Interview With Aber Gazzi, the Designer Who Turns Art Into Fashion
Milan-based fashion designer Aber Gazzi is slowly taking the industry by storm with her knitwear designs, which turn art into fashion and vice versa. Throughout her career, Aber Gazzi has worked with designers such as Julien MacDonald and Pierantonio Gaspari, and was one of the founding members behind of the creative duo Bar Bar & Val Val, which was very active and praised in London a few years ago.
After studying fashion in London, where she also invented a new fabric, Aber Gazzi moved to Italy, where she founded her eponymous label Aber Gazzi and has been invited to many fashion shows, weeks and events all around the world ever since.
Proudly half blind as well as a human rights activist, Aber Gazzi has never stopped mixing art with fashion and, with a new line about to debut, we decided to ask her for an interview to see what it takes to create, invent and bring a brand and a collection to life, from the very early stages to unveiling it to public.
We hope her story will inspire many other emerging designers to follow their dreams!
– First things first, would you like to introduce yourself?
“I am a British knitwear designer and artist based in Milan, Italy. I live in a small studio in the heart of the city, where I make all of my works. I love creating pieces. For me, it is like bringing a sculpture to life, and the wear gives it the final finish by making it alive, with the wearer actually wearing it or hanging it as a piece of art.
What I love about my works is that I get to study people from different sizes and heights, as well as try to understand what they have in their mind; most of all, however, I love studying their body languages. That is where I get most of my influences from.
I believe that one’s body should control the garment, and not the other way around. That is how I create most of my garments’ figures, i.e. making the wearer control the ensemble. I believe each piece has a story to tell.”
– When did you know you wanted to become a fashion designer?
“Initially, I did not want to become a fashion designer. I was a painter and I actually wanted to study fashion photography, but I was pushed by different universities to study fashion and design. While professors at Brent College wanted me to study fashion, those at LCF (London College of Fashion) encouraged me to specialize in knitwear. I am still thankful for them showing me something that I still love and currently work with.”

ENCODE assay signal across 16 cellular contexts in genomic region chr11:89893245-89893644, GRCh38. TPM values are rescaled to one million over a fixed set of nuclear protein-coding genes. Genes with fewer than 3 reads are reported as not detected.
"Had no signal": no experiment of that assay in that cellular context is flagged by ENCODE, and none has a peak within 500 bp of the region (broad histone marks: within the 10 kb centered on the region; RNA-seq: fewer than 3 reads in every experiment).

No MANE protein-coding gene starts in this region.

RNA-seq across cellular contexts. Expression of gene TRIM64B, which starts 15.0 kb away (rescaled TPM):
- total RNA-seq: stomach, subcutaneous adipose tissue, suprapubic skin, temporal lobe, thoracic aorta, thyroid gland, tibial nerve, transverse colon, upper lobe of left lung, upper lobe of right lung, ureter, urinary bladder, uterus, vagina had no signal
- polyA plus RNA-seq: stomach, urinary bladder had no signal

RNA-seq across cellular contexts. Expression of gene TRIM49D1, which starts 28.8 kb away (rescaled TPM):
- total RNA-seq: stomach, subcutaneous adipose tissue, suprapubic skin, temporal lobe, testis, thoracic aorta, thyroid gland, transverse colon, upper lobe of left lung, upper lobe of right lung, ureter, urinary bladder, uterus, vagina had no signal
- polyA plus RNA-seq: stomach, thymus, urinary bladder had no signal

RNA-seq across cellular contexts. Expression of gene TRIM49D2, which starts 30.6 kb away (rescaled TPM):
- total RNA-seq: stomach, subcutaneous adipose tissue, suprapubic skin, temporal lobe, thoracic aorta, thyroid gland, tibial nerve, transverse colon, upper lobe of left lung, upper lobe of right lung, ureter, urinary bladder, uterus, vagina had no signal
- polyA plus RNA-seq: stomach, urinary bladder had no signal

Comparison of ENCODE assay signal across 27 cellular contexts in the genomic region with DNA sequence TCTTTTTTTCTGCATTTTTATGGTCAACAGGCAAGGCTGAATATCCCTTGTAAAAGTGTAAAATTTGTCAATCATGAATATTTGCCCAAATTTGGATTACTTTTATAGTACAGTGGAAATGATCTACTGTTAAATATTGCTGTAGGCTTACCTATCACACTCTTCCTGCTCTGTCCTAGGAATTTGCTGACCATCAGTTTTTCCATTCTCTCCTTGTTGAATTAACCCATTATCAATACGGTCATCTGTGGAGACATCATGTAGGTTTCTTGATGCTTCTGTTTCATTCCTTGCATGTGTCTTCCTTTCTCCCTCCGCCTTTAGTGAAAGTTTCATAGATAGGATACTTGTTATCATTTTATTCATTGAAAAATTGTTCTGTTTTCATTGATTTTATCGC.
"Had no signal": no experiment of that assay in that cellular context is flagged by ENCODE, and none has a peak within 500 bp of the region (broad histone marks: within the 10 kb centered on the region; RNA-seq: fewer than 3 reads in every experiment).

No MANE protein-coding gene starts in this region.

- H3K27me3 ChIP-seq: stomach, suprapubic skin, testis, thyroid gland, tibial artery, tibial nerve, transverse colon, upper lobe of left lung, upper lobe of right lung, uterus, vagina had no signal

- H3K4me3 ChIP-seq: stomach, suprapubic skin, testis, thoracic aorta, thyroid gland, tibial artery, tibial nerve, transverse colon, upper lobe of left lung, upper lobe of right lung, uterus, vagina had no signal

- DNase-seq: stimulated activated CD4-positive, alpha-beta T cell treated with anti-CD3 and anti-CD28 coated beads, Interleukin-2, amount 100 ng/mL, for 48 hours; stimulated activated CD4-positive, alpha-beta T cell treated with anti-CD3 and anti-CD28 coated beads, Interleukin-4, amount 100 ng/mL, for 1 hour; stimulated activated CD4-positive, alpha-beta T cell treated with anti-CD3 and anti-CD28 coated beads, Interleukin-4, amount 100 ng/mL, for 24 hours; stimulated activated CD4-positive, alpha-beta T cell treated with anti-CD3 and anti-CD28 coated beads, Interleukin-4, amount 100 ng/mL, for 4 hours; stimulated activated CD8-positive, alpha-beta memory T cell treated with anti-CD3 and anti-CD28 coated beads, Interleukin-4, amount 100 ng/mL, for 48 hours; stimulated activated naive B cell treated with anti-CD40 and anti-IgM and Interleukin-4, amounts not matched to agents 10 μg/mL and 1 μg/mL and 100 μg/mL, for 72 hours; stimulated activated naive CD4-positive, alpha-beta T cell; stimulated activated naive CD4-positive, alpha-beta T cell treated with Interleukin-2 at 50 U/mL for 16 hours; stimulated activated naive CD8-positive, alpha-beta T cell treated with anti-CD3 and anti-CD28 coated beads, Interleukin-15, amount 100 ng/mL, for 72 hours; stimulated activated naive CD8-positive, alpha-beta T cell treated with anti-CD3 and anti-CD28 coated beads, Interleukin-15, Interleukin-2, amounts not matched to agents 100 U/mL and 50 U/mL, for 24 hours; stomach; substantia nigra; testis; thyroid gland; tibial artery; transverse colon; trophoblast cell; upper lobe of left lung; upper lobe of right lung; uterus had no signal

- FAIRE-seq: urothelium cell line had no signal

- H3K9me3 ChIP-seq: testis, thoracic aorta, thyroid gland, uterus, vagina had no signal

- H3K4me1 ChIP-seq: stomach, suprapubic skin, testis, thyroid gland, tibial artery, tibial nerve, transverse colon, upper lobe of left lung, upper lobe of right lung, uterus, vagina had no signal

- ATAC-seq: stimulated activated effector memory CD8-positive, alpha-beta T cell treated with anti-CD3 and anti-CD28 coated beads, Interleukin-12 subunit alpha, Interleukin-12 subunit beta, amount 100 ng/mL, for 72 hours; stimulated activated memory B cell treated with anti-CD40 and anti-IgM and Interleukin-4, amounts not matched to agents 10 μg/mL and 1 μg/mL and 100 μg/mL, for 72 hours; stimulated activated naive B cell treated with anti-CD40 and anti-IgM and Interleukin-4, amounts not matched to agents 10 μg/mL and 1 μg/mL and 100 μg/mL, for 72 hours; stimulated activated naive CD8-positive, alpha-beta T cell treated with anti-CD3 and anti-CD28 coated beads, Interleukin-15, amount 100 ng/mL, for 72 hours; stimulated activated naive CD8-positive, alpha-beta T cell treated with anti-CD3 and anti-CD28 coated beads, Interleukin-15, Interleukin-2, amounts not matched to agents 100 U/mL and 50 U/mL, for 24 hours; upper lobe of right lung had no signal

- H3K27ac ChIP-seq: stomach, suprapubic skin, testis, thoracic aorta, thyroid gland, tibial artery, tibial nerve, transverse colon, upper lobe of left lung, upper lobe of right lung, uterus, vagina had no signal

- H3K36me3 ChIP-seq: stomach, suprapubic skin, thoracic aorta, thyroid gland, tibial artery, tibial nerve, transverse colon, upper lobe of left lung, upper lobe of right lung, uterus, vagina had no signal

– What do you think it takes to build a career as a fashion designer?
“You need to have passion and believe in yourself. It is very important to know your kind of market and learn how different businesses work. It will really help you build up your brand.
No matter how many mistakes you make in the process, they will only make you stronger.”
– What kind of difficulties did you experience when first approaching the fashion industry?
“At first, being more of an artist rather than a fashion designer, my creations were more artistic than wearable. I love art, so I had to learn how to make art wearable. That is how I built my brand. It is artistic yet wearable. Art is what runs through my veins, so I would describe what I do is an artistic kind of fashion.”
– What inspires you the most, when designing your creations?
“I am inspired by people. The fact that the human mind can hide many secrets while the body always tells the truth fascinates me.
Everything stared when I was 3-year-old, I was very shy and not that talkative. One of the things I used to do most was watching people interact and behave with each other. At times, I was also interested in how they interacted with me.
As the years passed by, I also began travelling, meeting people from different cultures. I heard their stories, learnt about their cultures and countries‚Äö√Ñ√∂‚àö√ë¬¨‚àÇ I met so many incredible people throughout my life that whenever I think about it, I get emotional and all I want to do is cry and laugh at the same time.
Their body languages, their stories and all the travels I made just blew my mind and became my main sources of inspirations. Whenever I think about them, everything takes shape in my mind and, when I actually start creating the pieces, it is so overwhelming I almost feel my heart skipping a beat.”
– You are now about to launch a new t-shirt line. What were your inspirations for the designs? How did you select the materials and patterns?
“The inspiration came from human rights (I define myself as an anti-war, anti-racism, and anti-discrimination kind of person). The collection is called “(Blind)’. We may have different believes, different skin colors, different languages, but we all still belong to one human race.
There are 6 different designs and the collection is limited edition, so there are only 600 pieces in total. There are 100 pieces per design, but each copy is unique and different from the others. When you see them all together they all look the same, but in reality they slightly differ in their prints and embroideries, and that is because I handmade them in my little studio.
I produced all of them from the printing process to the embroideries. The prints are 3D to 2D, so that when you close your eyes, you can actually touch and feel the printed patters. They are entirely made of cotton and the embroideries are made of wool. They are unisex and in one size, with only the necklines featuring different cuts.”
– What are your plans for the future?
“My biggest plan for the future is to open places for women in Africa and Asia to work in. I would like them to help create my works. There are so many talented people around the world and working with them and supporting them would be a dream come true for me.”
You can follow Aber Gazzi on Instagram at @abergazzi_official.
Photos courtesy of Aber Gazzi